Researchers investigated different cohorts of men and determined that lifetime-acquired loss of chromosome Y in blood is associated with an increased risk of Alzheimer’s disease in addition to cancer, both of which may be exacerbated by smoking.
When we think of the Y chromosome (the male sex chromosome), sex determination and sperm production usually come to mind. Remarkably, it holds the potential to influence various other physiological processes in our body, and researchers are only beginning to scratch the surface of these associations.
In spite of that, the connection between the loss of chromosome Y (LOY) and aging in men has long been recognized. It is known that the mosaic or variable loss of the Y chromosome becomes more progressive as men age. Through previous studies focusing on cancer, it was observed that the same Y chromosome is eliminated in different types of tumors, and that the median survival time among men with LOY was about half as long in comparison to those without the loss. In addition, it was suggested that smoking is capable of inducing LOY, which underscores the interaction between environmental factors and genetic predisposition. The implications of LOY with regards to the susceptibility of other common diseases, however, were not yet examined.
As reported in The American Journal of Human Genetics, a team of researchers had assessed three studies, two prospective investigations and one case-control study, to test the hypothesis that men with loss of chromosome Y in blood cells are more susceptible to Alzheimer’s disease (AD). The three independent studies involved a total of 3218 adult men, all of which were older than 50 years. The case-control study (EADI1) mainly focused on Alzheimer’s disease among Europeans, whereas one of the prospective studies (ULSAM) concentrated on identifying risk factors for cardiovascular disease in aging men in Sweden. The other prospective study (PIVUS) aimed to investigate endothelial function and arterial compliance. Subjects from each cohort were randomly selected and had undergone clinical assessments for dementia. Blood samples were taken from each individual to estimate the extent of LOY, as expressed as the median of log R ratio (mLRRY).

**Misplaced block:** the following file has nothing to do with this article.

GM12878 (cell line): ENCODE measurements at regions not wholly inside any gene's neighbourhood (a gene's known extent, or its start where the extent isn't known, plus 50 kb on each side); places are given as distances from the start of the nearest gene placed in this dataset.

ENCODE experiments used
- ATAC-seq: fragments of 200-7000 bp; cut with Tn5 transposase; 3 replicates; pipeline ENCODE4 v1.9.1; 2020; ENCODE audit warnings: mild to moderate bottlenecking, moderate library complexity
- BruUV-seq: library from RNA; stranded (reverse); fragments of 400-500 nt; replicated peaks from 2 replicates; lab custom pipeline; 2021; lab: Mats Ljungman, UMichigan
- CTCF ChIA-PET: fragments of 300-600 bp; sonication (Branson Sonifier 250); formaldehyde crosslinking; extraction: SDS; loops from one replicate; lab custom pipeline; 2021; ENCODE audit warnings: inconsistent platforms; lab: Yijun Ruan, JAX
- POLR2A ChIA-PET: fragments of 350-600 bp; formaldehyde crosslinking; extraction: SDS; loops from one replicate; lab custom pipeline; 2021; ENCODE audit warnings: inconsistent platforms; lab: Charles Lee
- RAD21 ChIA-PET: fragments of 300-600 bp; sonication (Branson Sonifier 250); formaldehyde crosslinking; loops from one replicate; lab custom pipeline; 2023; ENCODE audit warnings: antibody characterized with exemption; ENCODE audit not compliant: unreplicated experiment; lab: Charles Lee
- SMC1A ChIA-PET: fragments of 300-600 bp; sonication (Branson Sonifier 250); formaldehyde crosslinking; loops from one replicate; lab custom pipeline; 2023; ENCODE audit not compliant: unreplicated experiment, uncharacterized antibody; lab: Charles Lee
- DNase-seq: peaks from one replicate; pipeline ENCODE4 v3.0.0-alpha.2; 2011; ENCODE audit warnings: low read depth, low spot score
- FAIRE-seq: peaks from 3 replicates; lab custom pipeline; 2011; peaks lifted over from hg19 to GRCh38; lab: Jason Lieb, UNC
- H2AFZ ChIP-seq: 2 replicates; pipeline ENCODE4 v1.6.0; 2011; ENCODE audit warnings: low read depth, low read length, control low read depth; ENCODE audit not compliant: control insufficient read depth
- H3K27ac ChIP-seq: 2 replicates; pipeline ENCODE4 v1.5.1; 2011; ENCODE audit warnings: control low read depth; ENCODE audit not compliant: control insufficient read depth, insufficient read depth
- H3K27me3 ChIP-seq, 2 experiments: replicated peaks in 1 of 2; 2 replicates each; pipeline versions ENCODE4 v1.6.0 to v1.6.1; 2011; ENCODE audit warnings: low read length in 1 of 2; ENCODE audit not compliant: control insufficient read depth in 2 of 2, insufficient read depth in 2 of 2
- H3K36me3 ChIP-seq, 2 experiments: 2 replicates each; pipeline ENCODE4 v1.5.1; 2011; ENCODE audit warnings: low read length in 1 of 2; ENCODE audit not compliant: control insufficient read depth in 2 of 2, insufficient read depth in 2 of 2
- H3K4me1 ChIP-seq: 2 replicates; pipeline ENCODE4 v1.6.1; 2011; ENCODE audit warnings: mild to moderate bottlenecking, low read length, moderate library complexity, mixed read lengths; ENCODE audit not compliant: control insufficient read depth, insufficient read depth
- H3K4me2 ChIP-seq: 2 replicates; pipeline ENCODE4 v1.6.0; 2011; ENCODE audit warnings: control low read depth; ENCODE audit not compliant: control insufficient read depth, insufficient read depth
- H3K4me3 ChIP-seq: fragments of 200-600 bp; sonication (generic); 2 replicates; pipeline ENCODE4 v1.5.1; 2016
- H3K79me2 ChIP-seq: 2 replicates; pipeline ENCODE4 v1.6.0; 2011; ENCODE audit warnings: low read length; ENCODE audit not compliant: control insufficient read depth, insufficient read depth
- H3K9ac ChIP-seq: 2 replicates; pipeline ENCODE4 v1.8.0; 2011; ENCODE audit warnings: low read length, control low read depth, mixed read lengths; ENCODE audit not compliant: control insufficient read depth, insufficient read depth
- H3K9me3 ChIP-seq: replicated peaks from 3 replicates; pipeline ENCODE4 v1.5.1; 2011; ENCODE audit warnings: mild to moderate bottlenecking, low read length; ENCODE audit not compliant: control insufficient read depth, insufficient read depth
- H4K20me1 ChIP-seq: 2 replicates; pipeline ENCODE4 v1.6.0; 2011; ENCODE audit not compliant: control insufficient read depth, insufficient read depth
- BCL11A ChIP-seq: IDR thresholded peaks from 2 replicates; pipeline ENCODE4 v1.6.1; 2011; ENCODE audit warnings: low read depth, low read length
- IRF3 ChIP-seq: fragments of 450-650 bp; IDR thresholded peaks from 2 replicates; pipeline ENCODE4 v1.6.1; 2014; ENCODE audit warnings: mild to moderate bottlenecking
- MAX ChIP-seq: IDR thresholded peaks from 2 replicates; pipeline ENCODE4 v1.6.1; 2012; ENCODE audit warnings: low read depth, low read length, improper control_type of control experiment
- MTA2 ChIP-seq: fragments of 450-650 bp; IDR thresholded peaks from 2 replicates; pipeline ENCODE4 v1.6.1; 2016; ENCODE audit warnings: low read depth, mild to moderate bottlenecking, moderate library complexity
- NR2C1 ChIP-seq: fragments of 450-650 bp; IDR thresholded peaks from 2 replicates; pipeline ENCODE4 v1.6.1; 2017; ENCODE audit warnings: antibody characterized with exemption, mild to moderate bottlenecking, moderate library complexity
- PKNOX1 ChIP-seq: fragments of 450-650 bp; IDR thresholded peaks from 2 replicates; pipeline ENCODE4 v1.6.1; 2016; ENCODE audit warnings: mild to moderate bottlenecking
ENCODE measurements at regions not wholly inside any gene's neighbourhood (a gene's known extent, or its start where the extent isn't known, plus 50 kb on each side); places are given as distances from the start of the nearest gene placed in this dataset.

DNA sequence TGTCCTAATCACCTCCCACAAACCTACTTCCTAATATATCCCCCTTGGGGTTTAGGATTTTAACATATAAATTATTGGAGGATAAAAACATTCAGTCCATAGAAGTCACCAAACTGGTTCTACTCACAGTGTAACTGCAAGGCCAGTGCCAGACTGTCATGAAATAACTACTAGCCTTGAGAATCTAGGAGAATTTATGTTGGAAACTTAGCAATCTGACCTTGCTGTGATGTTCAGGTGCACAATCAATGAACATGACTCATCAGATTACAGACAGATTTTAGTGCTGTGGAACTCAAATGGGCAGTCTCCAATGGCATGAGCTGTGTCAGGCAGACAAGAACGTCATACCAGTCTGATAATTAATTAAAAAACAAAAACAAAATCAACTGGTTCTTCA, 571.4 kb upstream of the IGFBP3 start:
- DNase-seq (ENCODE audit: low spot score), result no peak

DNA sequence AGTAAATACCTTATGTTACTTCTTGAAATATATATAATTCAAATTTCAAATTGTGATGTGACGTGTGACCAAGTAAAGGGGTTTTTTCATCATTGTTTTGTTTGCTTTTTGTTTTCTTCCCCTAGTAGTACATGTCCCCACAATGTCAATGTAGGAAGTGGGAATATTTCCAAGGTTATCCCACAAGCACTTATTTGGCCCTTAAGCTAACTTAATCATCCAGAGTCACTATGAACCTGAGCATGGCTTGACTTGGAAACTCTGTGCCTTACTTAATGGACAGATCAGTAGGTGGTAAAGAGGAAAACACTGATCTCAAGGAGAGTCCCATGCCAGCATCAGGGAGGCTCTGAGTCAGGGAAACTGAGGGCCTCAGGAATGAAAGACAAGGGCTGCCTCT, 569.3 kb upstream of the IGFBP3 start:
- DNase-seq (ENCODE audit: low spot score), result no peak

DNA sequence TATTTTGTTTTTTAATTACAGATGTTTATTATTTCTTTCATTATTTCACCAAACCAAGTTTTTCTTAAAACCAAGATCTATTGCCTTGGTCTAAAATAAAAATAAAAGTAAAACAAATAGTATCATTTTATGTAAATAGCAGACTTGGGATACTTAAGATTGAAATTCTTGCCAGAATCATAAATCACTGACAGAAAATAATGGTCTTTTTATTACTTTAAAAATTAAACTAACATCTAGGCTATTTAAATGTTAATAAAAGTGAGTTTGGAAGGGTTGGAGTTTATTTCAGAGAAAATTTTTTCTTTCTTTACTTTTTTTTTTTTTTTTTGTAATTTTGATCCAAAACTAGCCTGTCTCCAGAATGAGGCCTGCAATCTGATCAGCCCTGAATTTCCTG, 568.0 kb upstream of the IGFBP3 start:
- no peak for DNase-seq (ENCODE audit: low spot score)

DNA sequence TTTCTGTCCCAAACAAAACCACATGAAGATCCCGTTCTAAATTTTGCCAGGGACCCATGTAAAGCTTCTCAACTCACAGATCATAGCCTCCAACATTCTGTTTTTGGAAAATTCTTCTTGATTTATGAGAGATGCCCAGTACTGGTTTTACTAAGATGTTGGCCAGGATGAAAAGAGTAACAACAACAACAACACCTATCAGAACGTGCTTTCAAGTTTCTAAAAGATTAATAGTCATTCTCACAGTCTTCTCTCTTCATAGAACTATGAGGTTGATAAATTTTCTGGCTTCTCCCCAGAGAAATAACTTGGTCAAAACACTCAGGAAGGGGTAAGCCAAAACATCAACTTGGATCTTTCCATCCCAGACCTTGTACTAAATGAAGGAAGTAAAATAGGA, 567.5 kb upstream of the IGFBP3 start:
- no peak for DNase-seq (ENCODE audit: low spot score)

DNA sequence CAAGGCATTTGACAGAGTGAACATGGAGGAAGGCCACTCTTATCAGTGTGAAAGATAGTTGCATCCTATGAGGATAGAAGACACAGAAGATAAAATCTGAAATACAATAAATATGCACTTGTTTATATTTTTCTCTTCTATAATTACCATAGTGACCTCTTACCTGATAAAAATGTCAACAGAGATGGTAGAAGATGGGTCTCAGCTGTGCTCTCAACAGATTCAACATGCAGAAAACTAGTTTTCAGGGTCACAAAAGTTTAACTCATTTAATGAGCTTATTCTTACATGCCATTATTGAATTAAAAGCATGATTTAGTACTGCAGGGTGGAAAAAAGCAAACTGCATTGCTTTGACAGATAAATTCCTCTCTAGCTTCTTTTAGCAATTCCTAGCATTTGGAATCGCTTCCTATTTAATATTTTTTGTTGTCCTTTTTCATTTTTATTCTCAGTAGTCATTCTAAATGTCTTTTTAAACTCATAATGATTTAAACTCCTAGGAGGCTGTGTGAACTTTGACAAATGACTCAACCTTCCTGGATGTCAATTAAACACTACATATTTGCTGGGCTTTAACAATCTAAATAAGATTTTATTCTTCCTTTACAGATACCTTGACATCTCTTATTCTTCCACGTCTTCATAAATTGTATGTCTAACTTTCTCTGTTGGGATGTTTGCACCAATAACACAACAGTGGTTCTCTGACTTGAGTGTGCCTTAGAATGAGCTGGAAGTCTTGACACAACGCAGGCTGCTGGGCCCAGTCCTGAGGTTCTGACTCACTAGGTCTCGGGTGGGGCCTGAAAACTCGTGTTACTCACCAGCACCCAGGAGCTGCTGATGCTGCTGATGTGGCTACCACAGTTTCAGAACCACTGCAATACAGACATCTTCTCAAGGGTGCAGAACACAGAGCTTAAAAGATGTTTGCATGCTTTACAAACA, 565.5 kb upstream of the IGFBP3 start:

Findings have demonstrated that men with mosaic LOY in their blood experienced an increased risk of AD. In particular, it was determined that LOY has a profound impact on the pathogenesis of both cancer and AD, and that it is not merely a neutral product of aging. As mentioned, it was previously suggested that smoking may be capable of inducing LOY gradually, and that it is also potentially a risk factor for the development of dementia. In this current study, however, no significant association was found between smoking and AD, although it does not rule out the possibility that it can promote LOY. Researchers proposed that defective immunosurveillance in the central nervous system is responsible for the development of disease. This refers to the malfunctioning of a process in the brain that is critical towards removing abnormal cells such as those resembling an AD phenotype. Thus, it is conceivable to think that LOY can disturb this monitoring mechanism, which in turn, may explain the increased risk in AD and certain tumours.
Through this study, more light is shed as to why men have a shorter life expectancy than women, since it is only men who possess the Y chromosome. By defining the association between LOY and diseases such as AD, clinical practices can be developed to target individuals of concern early on. In this case, it is ultimately proposed that measuring LOY in blood cells of aging men can be used as a predictive biomarker for AD and cancer.
Written By: Michelle Tu, BSc